How to Sell or Buy a Car Privately
Looking to skip the dealership? Learn the process of buying and selling a used car yourself.
Whether you’re selling your car privately or buying a car from a private seller, there are some important steps to consider to ensure a smooth and hassle-free transaction. Specific requirements vary quite a bit depending on what state the sale takes place in, so be sure to consult with the local motor vehicle department so you don’t miss any crucial steps.
How to sell a car privately
When you decide to sell a car yourself rather than going through a dealership, you have more control over the asking price and may pocket more money. The trade-off is that you’ll need to take care of all the paperwork, so it’s important to know ahead of time what you need to have prepared before you list your car for sale.
Establish the payment types you’re willing to accept. Even if you’re selling the car to a friend, it’s a bad idea to accept personal checks or an IOU. A cash-only sale is the most straightforward payment method, but if that’s not something the buyer is comfortable with then a cashier’s check is the best alternative. Unlike a money order or personal check, cashier’s checks are guaranteed by the bank issuing them, so they’re as good as cash.
Get an emissions test done, if that’s required in your state. State regulations differ, but in many states, emissions tests are required on vehicles that are more than a few years old. If your car passes the test, you’ll have the documentation to show buyers. If it fails, you’ll need to address any mechanical issues and re-test until the car passes. Otherwise, you’ll have a more difficult time selling the car.
Perform maintenance—or lower the asking price. Even if the car passes its emissions test, there may be other repairs that need to be performed before it would pass a pre-purchase inspection—which you should encourage any prospective buyer to arrange. If you decide not to make the recommended repairs, you’ll need to drop the asking price on the vehicle to allow the buyer to pay for the maintenance.
Make sure your paperwork is in order. Different states require different paperwork, so it pays off to research your DMV requirements beforehand.
- Title: In some states, the only document needed to sell a car is the title. You record some information on it, often including odometer readings, and sign ownership over to the buyer. The information required differs by state, and there are instances when you may not have the title in your possession (we’ll cover that later). Find out the requirements for transferring a vehicle’s title of ownership in your state, and then make sure you’ve obtained any additional paperwork from your local motor vehicle department. (Your local AAA office may have the many of the forms required by your state's DMV or MVD.)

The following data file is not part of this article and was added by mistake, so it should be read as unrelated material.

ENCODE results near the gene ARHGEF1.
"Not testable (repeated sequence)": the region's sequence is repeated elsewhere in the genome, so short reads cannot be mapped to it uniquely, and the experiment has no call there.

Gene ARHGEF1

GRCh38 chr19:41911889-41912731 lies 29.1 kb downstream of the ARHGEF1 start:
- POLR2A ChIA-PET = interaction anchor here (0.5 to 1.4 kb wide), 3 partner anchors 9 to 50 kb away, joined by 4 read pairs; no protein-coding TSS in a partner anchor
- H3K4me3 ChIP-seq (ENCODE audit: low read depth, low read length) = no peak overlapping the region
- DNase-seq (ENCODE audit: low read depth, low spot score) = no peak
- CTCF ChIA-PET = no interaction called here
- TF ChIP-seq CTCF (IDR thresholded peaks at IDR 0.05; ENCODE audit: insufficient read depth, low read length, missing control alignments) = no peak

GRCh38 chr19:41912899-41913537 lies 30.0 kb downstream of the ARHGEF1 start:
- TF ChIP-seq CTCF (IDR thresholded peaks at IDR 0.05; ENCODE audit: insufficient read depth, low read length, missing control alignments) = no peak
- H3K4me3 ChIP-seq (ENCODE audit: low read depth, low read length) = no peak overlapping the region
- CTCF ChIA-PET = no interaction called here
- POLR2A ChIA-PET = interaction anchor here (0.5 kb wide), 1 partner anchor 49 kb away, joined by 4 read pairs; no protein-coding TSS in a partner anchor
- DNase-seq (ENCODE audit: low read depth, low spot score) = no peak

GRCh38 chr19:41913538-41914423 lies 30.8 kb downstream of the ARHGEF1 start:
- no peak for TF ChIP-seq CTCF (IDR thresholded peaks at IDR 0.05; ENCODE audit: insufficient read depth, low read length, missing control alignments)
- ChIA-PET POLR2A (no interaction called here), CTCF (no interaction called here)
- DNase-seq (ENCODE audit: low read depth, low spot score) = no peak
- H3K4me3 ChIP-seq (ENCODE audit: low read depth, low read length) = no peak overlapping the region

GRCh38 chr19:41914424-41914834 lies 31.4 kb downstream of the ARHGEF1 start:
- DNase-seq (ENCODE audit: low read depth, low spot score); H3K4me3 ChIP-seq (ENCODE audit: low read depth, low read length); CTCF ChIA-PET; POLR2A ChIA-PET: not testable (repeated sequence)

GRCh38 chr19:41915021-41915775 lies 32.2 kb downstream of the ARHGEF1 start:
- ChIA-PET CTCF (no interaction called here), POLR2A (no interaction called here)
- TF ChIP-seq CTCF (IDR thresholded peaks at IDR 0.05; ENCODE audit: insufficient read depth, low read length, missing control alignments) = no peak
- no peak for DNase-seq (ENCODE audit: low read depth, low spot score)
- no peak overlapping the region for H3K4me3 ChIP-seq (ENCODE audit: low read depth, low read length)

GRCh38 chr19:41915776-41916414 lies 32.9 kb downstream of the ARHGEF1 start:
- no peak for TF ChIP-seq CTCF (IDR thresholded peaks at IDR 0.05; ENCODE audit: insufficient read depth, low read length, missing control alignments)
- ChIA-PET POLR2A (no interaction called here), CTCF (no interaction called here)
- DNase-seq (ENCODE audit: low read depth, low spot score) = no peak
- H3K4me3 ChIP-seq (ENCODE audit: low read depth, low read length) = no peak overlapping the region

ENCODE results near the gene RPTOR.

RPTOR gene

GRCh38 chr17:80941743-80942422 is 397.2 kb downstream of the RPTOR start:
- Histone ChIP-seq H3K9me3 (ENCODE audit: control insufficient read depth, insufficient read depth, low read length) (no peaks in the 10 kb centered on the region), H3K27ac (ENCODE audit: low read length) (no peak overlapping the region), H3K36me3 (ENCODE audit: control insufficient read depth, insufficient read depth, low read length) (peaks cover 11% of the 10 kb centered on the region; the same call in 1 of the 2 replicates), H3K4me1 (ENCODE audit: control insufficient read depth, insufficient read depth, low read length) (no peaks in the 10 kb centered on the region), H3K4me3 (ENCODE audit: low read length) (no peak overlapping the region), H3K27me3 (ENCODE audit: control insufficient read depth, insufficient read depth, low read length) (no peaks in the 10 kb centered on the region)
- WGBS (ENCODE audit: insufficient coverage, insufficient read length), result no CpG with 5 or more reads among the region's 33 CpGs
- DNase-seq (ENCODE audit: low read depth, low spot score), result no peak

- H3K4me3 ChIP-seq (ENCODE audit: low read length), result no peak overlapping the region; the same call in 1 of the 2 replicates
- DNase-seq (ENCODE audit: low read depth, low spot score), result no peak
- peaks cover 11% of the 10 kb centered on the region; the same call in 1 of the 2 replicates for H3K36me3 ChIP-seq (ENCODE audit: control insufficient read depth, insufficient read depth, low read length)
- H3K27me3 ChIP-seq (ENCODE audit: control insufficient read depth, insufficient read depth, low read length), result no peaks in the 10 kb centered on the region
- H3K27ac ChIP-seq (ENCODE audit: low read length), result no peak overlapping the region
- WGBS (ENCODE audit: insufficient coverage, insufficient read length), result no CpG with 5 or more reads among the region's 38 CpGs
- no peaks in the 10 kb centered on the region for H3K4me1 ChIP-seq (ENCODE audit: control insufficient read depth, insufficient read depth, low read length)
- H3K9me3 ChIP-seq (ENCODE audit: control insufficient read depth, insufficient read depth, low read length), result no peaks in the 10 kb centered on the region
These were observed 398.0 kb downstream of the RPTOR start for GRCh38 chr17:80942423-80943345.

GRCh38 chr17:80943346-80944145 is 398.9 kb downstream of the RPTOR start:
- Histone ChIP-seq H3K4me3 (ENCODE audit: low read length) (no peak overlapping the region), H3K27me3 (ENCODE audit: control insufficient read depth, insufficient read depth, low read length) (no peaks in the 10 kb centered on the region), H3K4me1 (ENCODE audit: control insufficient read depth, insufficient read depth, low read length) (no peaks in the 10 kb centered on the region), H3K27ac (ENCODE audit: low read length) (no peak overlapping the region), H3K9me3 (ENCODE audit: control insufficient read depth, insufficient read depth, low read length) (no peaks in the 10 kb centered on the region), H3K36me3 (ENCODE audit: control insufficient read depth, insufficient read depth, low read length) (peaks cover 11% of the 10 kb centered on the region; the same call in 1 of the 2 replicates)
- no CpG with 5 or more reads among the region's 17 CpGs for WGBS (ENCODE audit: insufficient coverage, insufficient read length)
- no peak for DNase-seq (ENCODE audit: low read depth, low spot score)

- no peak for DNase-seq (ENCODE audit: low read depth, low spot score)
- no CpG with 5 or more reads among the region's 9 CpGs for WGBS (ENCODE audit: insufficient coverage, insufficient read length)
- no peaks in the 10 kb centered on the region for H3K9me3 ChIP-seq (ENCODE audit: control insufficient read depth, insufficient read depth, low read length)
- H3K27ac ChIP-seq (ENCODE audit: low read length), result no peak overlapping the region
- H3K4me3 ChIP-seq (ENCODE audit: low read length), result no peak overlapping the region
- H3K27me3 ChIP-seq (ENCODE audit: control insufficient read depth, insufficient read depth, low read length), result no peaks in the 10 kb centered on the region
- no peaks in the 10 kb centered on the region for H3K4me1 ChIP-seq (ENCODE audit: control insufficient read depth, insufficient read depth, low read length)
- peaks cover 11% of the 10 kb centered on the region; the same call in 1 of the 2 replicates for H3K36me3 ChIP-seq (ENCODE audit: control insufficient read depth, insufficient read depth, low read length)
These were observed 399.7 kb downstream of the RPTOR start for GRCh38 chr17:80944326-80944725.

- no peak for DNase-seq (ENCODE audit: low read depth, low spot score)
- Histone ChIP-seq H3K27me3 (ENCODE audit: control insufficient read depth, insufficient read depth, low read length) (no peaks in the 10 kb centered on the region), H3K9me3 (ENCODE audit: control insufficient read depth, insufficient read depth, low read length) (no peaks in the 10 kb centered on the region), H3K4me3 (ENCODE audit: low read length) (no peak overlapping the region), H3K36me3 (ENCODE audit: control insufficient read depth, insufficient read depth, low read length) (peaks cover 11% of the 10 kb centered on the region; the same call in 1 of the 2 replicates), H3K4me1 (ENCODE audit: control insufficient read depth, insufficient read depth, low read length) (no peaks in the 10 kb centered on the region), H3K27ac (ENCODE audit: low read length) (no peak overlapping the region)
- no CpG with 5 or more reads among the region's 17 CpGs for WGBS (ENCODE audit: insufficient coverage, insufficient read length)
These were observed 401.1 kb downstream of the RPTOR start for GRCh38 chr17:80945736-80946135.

- Bill of sale: If the buyer asks for a receipt (which is a good idea, especially if they’re paying cash), a bill of sale acts as a supporting document for the purchase. Wyoming requires a bill of sale as part of the transaction, and there are times when it may be required in California and other states. Visit a DMV location or a AAA office to obtain the correct form for your state.
- Release of liability: Some states require a motor vehicle department release of liability form as part of the transaction. Even if your state does not, it’s not a bad idea to include one. Not only will this shift liability for any accidents or driving infractions from you to the new owner, it will also directly mail registration renewals to the new owner instead of ending up in your mailbox. Again, some of these may be filled in online at your state's motor vehicle department's website. In California, for instance, this document is called a Notice of Transfer and Release of Liability (NRL) and you can fill in the CA DMV release of liability and submit it online.
How do I sell a car with a lien or an outstanding loan?
If you’ve still got an outstanding loan on a car you’re trying to sell, it’s likely that you won’t even have the car’s title in your possession—the lender will have placed a lien on the vehicle, so they’ll hold the title until it’s paid off. Before the title can be transferred to a new owner, then, you must ensure the lender gets what they’re owed.
This can mean that the buyer will take over the loan, provided they qualify for a loan with the same lender. More often though it means you’ll pay off the remainder of the loan and transfer the title all in one transaction. The easiest way to do this is for you and the buyer to meet with the lender in person, having arranged in advance for them to have the title ready. The loan gets paid off with the money the buyer brought to purchase the car, then the lender signs the title over to the buyer. It’s a good idea to contact the lender in advance to confirm the amount you owe and to find out if there’s any other required paperwork or fees for the transaction.